The Center for Women’s Economic Empowerment (CWEE) at CIPE advances gender equality in emerging markets to build more inclusive, thriving economies and democracies that deliver for all citizens. This two-page briefer outlines how CIPE approaches the intersection of women’s economic empowerment (WEE) and climate change. This briefer lists some examples of CIPE programming and presents areas of interest for future research, project, and policy exploration.
Climate change poses a formidable threat to humanity, and could soon become irreversible without appropriate adaptation and mitigation measures.1 Policy makers, the international community and the private sector all have a role to play in responding to climate change. Climate change affects the business community, specifically women entrepreneurs, acutely. The impact of climate change on business opens up a space for women businesses and the private sector as a whole to innovate on climate-responsive policies, advocacy, and action.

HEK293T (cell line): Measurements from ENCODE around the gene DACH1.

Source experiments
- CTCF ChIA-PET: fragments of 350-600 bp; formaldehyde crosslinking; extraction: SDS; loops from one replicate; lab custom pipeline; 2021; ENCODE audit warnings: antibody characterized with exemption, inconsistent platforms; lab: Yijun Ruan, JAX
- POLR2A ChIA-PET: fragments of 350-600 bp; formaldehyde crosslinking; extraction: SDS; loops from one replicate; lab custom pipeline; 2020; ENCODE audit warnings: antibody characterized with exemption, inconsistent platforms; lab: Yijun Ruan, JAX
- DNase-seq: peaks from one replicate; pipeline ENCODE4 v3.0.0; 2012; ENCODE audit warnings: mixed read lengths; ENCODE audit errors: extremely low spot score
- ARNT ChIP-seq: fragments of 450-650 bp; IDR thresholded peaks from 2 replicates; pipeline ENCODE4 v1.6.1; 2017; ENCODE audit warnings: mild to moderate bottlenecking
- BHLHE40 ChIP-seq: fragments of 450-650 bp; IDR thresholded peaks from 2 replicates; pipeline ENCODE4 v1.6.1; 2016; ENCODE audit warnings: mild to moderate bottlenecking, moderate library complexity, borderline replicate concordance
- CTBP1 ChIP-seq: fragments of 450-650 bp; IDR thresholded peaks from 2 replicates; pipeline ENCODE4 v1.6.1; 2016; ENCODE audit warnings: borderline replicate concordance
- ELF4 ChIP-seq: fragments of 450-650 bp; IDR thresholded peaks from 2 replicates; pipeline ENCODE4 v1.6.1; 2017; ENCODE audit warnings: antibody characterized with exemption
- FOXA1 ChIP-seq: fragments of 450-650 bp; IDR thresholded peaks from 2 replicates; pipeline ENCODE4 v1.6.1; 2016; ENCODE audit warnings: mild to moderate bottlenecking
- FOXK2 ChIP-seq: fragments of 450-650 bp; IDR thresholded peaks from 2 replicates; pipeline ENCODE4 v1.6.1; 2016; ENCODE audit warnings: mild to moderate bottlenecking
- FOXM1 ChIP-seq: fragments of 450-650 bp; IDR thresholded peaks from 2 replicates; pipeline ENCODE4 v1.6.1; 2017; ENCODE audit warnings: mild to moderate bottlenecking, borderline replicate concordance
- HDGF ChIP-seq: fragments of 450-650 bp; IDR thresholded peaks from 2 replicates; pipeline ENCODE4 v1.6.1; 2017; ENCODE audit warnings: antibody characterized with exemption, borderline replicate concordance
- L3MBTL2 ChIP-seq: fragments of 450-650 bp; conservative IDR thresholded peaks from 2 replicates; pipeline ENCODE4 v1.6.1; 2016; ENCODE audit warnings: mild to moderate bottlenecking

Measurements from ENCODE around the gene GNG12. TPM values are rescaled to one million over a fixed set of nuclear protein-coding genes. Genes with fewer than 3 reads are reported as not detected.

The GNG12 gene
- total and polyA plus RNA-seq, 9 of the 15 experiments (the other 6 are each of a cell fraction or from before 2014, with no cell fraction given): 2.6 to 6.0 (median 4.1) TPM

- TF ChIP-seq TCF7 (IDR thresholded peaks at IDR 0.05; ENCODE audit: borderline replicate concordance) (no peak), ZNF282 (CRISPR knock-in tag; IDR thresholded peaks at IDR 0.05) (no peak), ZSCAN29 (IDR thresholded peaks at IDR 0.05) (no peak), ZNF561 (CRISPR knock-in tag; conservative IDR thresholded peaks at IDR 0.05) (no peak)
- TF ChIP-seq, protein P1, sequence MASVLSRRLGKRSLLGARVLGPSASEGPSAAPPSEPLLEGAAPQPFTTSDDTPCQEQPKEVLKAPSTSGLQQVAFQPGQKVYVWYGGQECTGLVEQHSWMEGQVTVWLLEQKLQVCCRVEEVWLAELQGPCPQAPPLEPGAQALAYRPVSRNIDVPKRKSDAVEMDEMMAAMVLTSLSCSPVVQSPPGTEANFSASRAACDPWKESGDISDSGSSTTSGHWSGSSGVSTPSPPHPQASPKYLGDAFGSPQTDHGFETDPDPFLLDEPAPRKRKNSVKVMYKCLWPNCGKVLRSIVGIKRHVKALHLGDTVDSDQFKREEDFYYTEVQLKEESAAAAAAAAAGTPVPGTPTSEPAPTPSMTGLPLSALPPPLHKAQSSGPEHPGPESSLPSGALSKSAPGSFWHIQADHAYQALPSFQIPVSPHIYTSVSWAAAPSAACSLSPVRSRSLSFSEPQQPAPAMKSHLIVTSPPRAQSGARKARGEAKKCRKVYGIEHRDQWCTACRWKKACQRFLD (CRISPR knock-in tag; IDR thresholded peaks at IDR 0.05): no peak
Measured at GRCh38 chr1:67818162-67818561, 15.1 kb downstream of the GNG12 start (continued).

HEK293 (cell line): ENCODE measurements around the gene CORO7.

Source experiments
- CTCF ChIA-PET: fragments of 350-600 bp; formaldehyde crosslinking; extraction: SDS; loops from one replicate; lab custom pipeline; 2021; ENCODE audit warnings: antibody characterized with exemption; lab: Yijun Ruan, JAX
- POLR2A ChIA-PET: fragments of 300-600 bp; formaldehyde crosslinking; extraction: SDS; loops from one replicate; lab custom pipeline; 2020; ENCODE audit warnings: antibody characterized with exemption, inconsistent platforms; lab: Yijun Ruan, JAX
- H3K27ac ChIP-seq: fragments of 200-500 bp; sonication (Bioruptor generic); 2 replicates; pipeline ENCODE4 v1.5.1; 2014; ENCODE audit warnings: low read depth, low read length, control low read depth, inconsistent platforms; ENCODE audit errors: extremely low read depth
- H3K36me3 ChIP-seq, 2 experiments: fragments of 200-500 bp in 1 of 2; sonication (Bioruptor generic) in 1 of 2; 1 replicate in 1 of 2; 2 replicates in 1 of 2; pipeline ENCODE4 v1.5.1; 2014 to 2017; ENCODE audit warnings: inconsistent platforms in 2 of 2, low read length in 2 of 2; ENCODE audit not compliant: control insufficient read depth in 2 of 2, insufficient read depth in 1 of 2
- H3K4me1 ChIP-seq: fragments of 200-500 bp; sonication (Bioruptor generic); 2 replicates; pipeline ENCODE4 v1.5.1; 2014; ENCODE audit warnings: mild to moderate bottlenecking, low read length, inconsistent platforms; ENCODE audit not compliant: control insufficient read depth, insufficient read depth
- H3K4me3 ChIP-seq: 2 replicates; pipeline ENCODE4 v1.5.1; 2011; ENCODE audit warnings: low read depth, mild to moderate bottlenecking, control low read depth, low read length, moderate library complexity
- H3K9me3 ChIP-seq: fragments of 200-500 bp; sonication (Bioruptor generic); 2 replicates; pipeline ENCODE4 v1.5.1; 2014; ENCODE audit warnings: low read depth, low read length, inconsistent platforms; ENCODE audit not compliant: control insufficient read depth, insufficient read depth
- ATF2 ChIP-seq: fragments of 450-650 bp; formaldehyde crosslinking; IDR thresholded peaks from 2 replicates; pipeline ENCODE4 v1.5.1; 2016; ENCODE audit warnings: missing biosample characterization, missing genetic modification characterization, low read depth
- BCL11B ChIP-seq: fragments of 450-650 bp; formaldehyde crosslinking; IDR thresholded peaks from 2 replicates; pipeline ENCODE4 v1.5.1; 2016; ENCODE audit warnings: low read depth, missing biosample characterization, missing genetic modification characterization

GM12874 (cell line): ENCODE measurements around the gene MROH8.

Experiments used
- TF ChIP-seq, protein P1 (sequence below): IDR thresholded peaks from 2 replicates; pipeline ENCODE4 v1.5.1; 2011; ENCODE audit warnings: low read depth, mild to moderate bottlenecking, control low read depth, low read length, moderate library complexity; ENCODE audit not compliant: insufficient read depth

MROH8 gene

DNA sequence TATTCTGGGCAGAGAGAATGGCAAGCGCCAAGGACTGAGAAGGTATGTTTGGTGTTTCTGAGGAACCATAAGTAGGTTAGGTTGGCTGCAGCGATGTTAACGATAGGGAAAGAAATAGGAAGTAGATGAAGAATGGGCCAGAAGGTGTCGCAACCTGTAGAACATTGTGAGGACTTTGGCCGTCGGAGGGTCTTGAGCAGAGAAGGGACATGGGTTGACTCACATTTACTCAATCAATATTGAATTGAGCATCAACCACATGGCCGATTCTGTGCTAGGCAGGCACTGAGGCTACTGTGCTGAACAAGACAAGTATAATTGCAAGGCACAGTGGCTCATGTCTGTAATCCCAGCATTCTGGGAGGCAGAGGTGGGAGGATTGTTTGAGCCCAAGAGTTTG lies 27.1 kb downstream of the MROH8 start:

Similarly to other marginalized groups, climate change disproportionately affects women, and as an extension, women businesses.2 In the aftermath of natural disasters, underlying socioeconomic, political, and legal barriers limit women’s choices.3 4 Women often lead community development efforts; have more care responsibilities for children and the elderly; lack access to finance, capital and technology; and face backlash from other discriminatory laws.5 Taken together, these factors undermine women’s economic empowerment while precluding climate innovation by women in business.